Simple Can Bring Spring Break Family Fun

Spring break can be a great chance to relax and reconnect with your family amid a long school semester. Even if finances don't allow for a trip somewhere, it's still possible to make the most of your time together. Consider a springtime break that's more of a 'staycation' to take advantage of free activities in your area and build family connections.

"Spring is always a good time to explore close to home, whether it's a visit to the museum or the local nature center," says Erika Rackers, director of special education for Great Circle. "Admission is often free, and they usually have plenty of educational activities for kids. Or consider a day trip to someplace an hour or two away on a nice day. Being in the car together will give you time to talk with your kids and catch up."

Rackers suggests having the family write favorite pastimes on individual strips of paper, then putting them in a bag and pulling one out each day. These ideas could be anything from daylong activities to small, fun projects at home.

"It might be family game night, movie night, making a special dinner, doing a craft project, baking cookies, or going on a nature trail walk," she notes. "Even if it's cool outside, you can bundle up and get some exercise together."

Whichever activity you choose, you've made the children part of the decision-making process, and that adds to their enjoyment.

"Kids might surprise you with the simplicity of their needs and ideas," Rackers says. "Any parent would enjoy hearing, 'I just want to go for a walk with you.'"

If you've chosen an activity that does cost money, like going shopping or to the waterpark or arcade, set a dollar limit ahead of time, Rackers advises.

"To keep the cost low, tell kids they can get X dollars worth of tokens. When they're gone, that's it," she says. "It will teach them about setting limits, spending wisely and keeping expenses under control."

Spring break activities that include learning opportunities are always a great idea, Rackers says.

"Try going to the library and seeing what kinds of programs are being offered, like speaker sessions and story hours," she suggests. "Show kids how to start a garden at home by germinating seeds in containers. They'll enjoy nurturing something and watching it grow."

If your family will be at home most of the time over break, set up a puzzle or Lego table and let everyone participate when they feel like it. Make paper airplanes and see whose flies the farthest or come up with a new recipe to try for dinner. Sometimes, the simplest ideas can be the most fun and productive.

Whatever spring break activities your family enjoys, keep in mind that togetherness and communication are the most important outcomes, Rackers says.

"Spending quality time together is essential, and it should be done away from electronic devices as much as possible," she notes. "Use the time off to get to know each other better. Ask your kids about school and friends – not just 'yes' or 'no' questions, but open-ended ones that encourage more thoughtful answers."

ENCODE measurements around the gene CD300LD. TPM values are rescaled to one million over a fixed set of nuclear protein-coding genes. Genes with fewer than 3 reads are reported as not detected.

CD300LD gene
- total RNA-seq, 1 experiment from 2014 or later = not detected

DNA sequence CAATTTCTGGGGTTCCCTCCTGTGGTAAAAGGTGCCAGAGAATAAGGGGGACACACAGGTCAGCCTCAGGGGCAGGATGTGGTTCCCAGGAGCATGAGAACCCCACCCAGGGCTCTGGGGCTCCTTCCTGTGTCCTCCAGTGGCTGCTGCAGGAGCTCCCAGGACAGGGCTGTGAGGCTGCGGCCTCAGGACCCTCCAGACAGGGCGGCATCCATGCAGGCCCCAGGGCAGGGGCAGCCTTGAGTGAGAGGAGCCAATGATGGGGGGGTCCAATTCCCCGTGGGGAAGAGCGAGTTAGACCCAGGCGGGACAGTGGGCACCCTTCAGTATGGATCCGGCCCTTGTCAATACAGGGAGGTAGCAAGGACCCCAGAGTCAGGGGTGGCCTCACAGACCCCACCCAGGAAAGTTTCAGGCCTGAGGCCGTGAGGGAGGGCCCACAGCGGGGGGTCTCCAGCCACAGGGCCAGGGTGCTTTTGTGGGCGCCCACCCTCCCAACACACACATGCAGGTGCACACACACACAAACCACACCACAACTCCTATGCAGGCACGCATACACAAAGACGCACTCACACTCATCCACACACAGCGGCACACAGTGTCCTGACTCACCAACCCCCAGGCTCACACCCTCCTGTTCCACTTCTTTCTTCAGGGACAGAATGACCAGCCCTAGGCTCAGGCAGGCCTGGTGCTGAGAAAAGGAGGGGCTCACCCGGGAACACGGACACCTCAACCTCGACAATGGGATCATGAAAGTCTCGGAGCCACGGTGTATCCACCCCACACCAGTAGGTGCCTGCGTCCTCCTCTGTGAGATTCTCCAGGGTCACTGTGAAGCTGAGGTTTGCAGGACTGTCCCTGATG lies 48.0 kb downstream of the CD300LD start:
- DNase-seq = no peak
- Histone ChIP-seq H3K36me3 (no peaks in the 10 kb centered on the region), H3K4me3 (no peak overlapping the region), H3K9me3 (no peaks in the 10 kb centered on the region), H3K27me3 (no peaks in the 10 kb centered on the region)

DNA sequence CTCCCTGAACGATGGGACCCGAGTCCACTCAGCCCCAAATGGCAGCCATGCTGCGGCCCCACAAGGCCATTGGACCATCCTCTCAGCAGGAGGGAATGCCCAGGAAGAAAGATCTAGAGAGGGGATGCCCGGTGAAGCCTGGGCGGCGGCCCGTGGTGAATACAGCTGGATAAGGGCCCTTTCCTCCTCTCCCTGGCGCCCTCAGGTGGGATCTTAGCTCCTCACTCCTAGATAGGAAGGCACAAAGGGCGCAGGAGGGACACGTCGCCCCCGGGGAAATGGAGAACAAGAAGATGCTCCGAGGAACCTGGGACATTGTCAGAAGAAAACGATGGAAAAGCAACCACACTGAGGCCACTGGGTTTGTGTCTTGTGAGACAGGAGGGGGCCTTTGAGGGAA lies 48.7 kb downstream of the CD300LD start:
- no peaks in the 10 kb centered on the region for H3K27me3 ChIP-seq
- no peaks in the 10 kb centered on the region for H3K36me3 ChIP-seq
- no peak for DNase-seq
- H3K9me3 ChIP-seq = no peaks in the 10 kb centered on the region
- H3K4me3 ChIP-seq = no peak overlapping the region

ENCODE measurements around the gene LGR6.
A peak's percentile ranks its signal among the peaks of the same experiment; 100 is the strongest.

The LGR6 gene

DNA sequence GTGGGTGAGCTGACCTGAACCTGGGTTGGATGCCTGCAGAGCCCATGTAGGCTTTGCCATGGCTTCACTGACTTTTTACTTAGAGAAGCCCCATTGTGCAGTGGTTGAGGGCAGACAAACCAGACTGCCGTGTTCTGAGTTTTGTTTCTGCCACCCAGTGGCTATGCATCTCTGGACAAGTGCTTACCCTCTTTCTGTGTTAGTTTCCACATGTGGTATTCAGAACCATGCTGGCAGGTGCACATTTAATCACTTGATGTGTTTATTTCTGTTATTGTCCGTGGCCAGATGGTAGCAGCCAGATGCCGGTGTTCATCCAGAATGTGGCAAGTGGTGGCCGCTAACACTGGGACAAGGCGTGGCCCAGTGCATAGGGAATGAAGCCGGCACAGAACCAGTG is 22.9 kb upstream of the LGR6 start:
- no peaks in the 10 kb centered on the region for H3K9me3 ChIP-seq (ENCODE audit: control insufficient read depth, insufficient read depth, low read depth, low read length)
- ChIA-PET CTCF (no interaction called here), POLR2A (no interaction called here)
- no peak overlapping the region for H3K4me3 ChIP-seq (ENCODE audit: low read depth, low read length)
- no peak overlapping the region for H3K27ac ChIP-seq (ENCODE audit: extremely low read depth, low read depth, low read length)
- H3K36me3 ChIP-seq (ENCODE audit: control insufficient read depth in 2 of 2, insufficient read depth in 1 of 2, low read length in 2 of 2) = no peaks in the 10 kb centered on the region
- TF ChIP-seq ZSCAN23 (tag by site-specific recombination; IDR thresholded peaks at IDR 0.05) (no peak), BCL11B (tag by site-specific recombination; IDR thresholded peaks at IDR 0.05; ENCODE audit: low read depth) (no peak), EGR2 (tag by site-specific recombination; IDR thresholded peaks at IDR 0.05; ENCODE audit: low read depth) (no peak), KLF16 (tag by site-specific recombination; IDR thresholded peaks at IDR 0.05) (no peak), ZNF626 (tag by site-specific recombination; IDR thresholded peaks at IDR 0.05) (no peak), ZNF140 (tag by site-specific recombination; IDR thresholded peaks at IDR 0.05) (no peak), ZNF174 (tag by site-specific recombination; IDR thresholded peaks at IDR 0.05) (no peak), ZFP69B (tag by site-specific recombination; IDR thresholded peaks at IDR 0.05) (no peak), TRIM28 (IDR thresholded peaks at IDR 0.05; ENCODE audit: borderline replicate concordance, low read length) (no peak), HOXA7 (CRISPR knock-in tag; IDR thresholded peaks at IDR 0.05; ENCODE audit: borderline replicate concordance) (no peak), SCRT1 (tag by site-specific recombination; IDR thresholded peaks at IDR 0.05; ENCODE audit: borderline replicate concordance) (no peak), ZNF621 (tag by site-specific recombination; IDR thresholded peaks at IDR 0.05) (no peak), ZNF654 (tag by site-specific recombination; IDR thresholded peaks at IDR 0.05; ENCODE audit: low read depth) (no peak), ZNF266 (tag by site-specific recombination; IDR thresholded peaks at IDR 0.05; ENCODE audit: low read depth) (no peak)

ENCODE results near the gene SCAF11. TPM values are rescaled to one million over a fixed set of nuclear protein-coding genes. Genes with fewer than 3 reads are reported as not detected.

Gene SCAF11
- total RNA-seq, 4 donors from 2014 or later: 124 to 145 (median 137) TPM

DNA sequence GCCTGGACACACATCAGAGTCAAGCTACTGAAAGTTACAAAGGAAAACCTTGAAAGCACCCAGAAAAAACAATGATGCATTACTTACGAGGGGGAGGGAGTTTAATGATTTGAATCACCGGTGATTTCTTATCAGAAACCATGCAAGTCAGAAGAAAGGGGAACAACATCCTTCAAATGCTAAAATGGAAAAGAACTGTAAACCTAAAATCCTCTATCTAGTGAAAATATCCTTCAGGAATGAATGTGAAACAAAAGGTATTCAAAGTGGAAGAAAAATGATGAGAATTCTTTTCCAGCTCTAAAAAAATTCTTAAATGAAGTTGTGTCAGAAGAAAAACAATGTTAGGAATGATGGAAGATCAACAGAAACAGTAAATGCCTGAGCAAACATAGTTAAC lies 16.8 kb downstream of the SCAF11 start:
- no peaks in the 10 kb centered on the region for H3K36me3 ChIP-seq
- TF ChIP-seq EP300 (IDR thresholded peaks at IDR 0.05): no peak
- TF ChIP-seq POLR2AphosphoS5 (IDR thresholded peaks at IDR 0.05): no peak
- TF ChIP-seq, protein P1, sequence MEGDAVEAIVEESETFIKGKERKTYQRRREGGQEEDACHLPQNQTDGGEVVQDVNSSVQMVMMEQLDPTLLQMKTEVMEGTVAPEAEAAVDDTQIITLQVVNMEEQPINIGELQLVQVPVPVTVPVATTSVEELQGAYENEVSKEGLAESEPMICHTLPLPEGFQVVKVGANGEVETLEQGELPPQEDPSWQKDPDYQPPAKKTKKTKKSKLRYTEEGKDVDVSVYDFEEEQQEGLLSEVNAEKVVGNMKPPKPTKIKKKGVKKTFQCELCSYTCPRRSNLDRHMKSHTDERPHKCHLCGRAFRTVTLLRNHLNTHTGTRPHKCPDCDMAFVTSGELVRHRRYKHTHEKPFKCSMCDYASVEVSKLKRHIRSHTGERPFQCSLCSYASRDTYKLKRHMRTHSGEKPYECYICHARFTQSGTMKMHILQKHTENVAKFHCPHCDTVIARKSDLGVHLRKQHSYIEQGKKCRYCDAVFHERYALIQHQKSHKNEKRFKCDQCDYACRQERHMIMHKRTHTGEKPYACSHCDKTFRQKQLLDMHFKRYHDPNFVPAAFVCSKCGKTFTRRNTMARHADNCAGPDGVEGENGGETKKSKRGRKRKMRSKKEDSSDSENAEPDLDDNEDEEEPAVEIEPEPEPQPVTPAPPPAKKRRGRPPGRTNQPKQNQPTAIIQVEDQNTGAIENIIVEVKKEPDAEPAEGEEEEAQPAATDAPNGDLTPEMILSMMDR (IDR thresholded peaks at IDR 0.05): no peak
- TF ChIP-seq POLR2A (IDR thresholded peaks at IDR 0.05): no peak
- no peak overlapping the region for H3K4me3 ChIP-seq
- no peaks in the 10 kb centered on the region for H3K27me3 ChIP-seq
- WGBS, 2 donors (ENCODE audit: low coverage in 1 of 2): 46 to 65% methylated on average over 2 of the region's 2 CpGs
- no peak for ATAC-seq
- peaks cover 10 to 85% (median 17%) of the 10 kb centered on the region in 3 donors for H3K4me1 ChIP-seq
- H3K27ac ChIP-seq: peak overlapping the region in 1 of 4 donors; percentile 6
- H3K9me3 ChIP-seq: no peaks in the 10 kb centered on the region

During car rides and before bedtime are some of the best times to communicate, as they can set the tone for a positive day or a restful night.

You don't have to force kids to sit and talk for hours; just engage them in a conversation here and there, and give them your full attention, Rackers suggests.

"Put away the bills and paperwork and ask what they feel like doing or talking about," she says. "Just interact and connect in a nonjudgmental way – if you don't, you may not realize when there is something they're struggling with."

Spring break is an ideal opportunity to focus on each other a bit more than you normally might.

"Every positive interaction strengthens your relationships with your family," Rackers says. "The more you connect with kids in these casual moments, the more likely they will be to come to you when there's a problem."

Five Budget-Friendly Tips For Family Spring Break Fun

Sometimes, simple is best. This is especially true when it comes to spending time together as a family. Use these five tips to help make your spring break a fun and relaxing experience that doesn’t break the bank.

  • Take advantage of free or low-cost attractions in your area like parks, museums and nature centers. Figure out which ones you haven't been to yet and put them at the top of the list.
  • Let kids be involved in deciding the day's activities. Write everyone's favorite pastimes on slips of paper, put them in a bag and pull one out each morning.
  • If you're heading somewhere that does cost money, set dollar limits ahead of time and stick to them.
  • If you're going to be at home, set up a table with puzzles, games or Lego projects that kids and adults can work on together.
  • Whatever spring break activities you decide on, keep electronic device use to a minimum and spend the time connecting with your kids.